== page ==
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Slatkin and the NSO Speak Austrian

Mahler's Ninth Symphony—since Bernstein's analysis seen as a gateway to modernism—was the National Symphony Orchestra's Thursday's worth of work. Leondard Slatkin took his time to introduce the work with orchestral examples, thus making a work that is still forbidding to many (or new, to the many young people in the audience) more accessible. From Mahler's "irregular heartbeat" (from which he suffered and which contributed to his death, three years later) in the first movement to references to Das Lied von der Erde, from the second movement's three waltz types to links with the second symphony, Slatkin illustrated with the NSO at hand. There was some conjecture and some of the examples may have gone over the heads of some in the audience, but making people stretch mentally is better than trying to reach a lowest common denominator, and when it came to pointing out the last movement's similarities with Bruckner's third movement from his ninth symphony I thought he had revealed a very interesting and moving connection between these otherwise so disparate composers.

I have listened to more Mahler 9ths than can be healthy over the last few weeks, all in the name of my upcoming review of Michael Tilson Thomas's latest recording. Still, I would not miss a chance to hear this bear of a work live. (There are plenty of chances to do so these days. Apart from repeat performances of the NSO today at 8.00 PM and on Sunday at 7.00 PM, Daniel Barenboim will conduct the Chicago Symphony Orchestra in Mahler 9th on May 10th at 8.00 PM in the Kennedy Center. Add to that the Peabody Symphony Orchestra at the Clarice Smith Performing Arts Center performing Mahler's Sixth Symphony on Wednesday April 27th at 8.00 pm for the total Spring-Mahler-bonanza.) Even with this flurry of performances, there still are not so many of them that we can be too picky, and the very experience of live Mahler is so overwhelming that concerns about the finer points of performance and interpretation become mute. Even the finest recorded performance cannot recreate the impact and involvement of being evolved by the Austrian's monumental sound world.

That said, I can hail the programming and the performance present, all awhile noting that, yes, there were some problems with the NSO's playing, both on an individual level and as a whole. And even Slatkin's obviously loving and caring leadership did not prevent some of the slower, sparse moments of the first movement from losing their cohesion. I have yet to be convinced that most members of the NSO (especially the string section) actually care about the music they play, much less love it, but despite that, the first movement was more than serviceable.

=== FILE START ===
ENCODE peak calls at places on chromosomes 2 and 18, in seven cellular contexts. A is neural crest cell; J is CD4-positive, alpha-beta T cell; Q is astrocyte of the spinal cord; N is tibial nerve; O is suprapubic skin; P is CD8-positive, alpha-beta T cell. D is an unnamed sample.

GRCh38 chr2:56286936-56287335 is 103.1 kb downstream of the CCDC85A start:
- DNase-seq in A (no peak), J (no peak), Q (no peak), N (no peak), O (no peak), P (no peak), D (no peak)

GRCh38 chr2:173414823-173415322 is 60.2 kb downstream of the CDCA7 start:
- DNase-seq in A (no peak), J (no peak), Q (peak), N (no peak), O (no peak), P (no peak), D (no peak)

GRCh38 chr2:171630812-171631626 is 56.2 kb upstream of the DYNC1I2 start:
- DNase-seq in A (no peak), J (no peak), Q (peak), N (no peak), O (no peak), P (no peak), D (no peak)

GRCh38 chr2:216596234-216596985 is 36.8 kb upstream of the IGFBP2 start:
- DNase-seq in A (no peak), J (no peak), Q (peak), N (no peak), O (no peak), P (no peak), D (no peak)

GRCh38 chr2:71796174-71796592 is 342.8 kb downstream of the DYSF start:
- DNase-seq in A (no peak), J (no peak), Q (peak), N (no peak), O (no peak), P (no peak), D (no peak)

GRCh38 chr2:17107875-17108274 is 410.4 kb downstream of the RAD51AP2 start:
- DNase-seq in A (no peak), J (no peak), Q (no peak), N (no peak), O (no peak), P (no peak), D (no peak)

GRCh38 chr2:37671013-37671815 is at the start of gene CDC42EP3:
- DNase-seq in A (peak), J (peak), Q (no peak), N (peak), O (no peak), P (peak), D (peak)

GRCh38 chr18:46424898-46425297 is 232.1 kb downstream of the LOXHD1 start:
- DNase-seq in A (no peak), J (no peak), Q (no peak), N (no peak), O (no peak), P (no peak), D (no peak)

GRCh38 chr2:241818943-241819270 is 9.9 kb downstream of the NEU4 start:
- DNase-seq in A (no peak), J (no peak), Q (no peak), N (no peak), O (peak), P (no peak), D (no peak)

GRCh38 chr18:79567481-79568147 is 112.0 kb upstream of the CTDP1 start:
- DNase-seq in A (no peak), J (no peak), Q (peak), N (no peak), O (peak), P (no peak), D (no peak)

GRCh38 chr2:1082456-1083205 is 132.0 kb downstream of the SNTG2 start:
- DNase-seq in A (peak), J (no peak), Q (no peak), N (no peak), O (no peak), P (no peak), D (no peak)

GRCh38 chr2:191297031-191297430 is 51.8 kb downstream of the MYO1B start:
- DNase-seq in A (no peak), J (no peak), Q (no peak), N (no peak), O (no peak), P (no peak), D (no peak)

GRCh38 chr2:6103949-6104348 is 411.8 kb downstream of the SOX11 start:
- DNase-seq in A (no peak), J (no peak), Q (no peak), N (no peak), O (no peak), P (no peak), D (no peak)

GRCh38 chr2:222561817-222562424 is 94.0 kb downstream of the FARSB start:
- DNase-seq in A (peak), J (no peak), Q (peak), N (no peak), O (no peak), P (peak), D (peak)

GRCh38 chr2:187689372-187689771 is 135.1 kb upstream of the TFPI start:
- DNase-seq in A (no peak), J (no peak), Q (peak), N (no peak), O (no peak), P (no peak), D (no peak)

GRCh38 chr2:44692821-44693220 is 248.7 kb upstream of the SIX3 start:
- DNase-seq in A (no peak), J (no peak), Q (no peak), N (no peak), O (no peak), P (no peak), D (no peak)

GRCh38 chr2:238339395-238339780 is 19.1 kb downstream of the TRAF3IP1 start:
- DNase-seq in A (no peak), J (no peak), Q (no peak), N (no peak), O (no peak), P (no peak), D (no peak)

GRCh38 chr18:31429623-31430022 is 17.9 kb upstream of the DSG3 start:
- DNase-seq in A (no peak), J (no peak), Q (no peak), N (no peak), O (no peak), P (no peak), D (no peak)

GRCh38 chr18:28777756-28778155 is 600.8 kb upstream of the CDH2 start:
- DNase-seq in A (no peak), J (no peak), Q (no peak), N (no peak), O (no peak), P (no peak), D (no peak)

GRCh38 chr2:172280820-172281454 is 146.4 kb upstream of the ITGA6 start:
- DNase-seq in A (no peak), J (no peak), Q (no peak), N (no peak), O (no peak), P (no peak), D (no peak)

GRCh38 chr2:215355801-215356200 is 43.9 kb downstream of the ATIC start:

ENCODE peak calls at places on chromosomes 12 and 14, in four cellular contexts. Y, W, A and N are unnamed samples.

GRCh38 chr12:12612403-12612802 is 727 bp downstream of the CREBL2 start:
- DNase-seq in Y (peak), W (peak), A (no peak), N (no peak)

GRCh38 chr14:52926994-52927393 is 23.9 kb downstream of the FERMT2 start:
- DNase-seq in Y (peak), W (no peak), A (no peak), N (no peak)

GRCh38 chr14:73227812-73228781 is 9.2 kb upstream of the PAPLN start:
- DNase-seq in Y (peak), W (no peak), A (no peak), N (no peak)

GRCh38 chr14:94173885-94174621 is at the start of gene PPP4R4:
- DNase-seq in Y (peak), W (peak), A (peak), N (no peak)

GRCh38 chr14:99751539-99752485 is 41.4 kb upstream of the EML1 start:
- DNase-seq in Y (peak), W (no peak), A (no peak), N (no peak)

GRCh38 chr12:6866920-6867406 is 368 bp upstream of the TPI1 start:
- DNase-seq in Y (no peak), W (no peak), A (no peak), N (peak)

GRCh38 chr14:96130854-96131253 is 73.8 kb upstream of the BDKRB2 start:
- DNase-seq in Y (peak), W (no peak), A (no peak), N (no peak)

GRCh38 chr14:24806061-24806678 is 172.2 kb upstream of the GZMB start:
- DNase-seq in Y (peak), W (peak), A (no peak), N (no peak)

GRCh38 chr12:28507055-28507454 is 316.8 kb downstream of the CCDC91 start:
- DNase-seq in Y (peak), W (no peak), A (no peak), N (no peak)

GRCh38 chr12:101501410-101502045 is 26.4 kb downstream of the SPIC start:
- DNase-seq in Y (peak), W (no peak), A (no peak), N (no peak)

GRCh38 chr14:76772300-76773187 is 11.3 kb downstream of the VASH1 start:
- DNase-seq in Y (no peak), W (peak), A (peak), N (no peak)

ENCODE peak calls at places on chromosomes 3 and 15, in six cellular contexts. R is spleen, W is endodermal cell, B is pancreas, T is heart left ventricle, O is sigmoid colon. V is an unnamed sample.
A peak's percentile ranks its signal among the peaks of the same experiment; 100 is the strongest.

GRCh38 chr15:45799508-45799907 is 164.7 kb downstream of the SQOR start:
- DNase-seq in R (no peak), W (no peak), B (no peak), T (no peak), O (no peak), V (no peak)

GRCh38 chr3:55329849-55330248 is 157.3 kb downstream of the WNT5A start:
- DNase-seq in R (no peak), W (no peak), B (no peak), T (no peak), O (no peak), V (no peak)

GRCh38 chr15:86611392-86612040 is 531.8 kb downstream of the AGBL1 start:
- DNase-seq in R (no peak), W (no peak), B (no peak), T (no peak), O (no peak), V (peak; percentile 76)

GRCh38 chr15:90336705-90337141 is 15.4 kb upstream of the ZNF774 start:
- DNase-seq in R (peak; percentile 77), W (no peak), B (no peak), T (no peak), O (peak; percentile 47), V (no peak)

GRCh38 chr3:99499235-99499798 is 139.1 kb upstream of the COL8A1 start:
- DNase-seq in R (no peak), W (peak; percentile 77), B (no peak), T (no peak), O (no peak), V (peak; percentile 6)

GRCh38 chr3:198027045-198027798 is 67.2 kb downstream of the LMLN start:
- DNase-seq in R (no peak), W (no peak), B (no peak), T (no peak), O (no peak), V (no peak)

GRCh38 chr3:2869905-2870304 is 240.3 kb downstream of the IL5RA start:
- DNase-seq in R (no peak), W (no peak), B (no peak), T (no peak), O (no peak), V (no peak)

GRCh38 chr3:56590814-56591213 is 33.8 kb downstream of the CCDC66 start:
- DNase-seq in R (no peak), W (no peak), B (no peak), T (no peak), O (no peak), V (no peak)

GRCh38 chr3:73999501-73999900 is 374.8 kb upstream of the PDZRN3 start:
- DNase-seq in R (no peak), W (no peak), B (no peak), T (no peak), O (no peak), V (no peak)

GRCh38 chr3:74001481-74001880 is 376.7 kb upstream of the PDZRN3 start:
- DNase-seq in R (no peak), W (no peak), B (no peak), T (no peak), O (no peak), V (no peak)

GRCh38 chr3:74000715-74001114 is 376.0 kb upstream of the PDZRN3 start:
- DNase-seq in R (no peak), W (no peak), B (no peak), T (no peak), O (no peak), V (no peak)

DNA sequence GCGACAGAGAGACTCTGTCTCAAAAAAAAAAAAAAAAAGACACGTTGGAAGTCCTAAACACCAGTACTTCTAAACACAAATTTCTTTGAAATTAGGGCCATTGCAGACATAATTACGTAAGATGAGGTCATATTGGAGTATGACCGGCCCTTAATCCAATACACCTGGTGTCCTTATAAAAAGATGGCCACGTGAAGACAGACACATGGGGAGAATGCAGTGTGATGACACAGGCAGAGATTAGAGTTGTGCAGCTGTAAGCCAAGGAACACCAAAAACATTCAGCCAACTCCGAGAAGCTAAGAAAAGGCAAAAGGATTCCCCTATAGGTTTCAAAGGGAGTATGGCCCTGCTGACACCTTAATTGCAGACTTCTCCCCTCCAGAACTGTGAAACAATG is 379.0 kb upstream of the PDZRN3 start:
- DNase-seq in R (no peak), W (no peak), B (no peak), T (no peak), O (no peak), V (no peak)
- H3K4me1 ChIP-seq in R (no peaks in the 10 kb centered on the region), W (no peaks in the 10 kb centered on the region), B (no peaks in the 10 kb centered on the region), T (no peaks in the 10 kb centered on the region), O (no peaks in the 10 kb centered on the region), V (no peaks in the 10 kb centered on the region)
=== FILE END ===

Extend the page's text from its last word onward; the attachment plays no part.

The second movement seemed to jibe better with everyone and was crisp, swift: downright excellent. Had someone decided to applaud it—out of ignorance or conscious dissent from our days' norm—I may have joined in, rather than sighing with ostentatious annoyance. The same goes for the third movement. Well paced, well played, and with some beautiful playing from first violist Daniel Foster. Its finale was fast and furious with the orchestra almost getting ahead of itself, as though running down hill, losing control of one's legs. No one got hurt, though, and all tumbled into a last movement that was more astounding still, for its beauty of execution. Only the very end did not quite manage to carry the preceding sway to the last notes. Tension, richness and sweeping lyricism were all there in that heart-wrenching movement, the only one in Mahler that contains something resembling relief, closure, or solution. (Hence the link to Bruckner?) In those last three movements I undoubtedly heard the best Mahler-playing from the NSO to date.

I would have recommended even a so-so performance for the chance to hear Mahler live, alone. But at this level, so much better than I could reasonably have expected, and at reduced ticket prices, it's almost a must-go.

P.S. Even if one of my equally Mahler-obsessed acquaintances disagreed ("mediocre" was his all-too-harsh verdict), I insist that this was not just good given my low expectations... it was simply good.

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